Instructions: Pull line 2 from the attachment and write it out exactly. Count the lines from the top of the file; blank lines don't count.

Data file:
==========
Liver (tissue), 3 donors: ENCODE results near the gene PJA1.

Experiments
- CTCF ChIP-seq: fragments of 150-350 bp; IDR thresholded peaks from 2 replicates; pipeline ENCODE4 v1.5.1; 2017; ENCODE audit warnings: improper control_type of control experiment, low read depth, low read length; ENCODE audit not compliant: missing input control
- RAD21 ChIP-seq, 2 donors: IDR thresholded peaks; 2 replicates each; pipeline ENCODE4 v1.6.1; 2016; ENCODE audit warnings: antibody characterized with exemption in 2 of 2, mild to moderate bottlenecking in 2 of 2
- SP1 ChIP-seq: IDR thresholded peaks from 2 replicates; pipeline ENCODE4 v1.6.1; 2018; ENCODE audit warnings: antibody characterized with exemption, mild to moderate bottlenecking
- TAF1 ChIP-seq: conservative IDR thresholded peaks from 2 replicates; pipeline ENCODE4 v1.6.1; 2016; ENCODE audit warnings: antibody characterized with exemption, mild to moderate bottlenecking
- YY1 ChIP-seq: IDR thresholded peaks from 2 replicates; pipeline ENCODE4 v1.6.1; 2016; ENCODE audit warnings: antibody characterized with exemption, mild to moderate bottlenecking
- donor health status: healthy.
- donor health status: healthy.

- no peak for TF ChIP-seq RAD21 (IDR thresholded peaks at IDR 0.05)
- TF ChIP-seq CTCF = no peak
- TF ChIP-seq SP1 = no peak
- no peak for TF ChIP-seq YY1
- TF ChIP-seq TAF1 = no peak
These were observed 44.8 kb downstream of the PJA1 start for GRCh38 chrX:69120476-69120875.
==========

Experiments